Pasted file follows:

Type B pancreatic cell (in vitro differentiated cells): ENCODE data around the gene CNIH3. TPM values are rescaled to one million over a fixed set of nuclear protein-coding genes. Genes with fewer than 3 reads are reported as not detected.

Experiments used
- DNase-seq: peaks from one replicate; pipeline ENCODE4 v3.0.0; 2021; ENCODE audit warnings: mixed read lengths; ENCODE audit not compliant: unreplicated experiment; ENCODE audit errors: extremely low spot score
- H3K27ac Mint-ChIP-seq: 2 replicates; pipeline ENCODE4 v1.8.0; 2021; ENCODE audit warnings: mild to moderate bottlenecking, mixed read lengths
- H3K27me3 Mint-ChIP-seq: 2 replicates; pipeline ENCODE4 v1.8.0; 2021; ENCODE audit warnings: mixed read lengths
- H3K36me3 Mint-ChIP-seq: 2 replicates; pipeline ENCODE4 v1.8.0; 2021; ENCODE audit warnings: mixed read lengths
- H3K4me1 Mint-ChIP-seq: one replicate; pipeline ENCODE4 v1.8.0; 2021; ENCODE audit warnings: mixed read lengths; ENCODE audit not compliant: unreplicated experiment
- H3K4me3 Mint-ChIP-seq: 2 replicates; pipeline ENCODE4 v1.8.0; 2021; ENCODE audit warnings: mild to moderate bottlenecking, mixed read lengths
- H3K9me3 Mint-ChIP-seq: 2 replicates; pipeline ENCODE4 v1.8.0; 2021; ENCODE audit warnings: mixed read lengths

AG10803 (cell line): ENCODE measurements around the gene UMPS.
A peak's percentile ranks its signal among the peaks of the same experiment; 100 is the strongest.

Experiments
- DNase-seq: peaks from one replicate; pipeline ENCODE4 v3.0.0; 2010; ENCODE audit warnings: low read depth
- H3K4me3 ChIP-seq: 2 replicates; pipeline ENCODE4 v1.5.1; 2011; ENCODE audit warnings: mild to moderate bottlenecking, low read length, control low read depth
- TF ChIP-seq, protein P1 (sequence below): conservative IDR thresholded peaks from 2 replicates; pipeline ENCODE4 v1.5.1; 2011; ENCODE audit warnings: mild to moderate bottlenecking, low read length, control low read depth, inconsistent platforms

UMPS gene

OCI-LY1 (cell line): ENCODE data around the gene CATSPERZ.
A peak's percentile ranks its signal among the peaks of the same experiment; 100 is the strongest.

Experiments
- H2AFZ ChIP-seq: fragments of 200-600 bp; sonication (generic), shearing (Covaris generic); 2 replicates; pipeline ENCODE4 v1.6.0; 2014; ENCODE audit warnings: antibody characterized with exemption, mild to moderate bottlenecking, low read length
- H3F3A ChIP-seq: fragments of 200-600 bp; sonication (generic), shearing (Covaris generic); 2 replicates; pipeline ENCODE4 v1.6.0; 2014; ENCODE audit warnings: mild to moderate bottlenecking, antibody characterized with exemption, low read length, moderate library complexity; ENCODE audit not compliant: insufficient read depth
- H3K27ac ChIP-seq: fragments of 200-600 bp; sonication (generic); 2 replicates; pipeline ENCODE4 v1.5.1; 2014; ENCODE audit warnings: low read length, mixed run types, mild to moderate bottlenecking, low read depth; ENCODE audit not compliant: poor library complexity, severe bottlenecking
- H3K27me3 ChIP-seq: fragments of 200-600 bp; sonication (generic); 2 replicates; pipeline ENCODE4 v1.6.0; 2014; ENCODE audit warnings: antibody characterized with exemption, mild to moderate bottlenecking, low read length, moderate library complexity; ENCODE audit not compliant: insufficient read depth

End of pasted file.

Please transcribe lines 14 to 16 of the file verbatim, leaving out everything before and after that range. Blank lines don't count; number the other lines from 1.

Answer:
- H3K4me3 ChIP-seq: 2 replicates; pipeline ENCODE4 v1.5.1; 2011; ENCODE audit warnings: mild to moderate bottlenecking, low read length, control low read depth
- TF ChIP-seq, protein P1 (sequence below): conservative IDR thresholded peaks from 2 replicates; pipeline ENCODE4 v1.5.1; 2011; ENCODE audit warnings: mild to moderate bottlenecking, low read length, control low read depth, inconsistent platforms

UMPS gene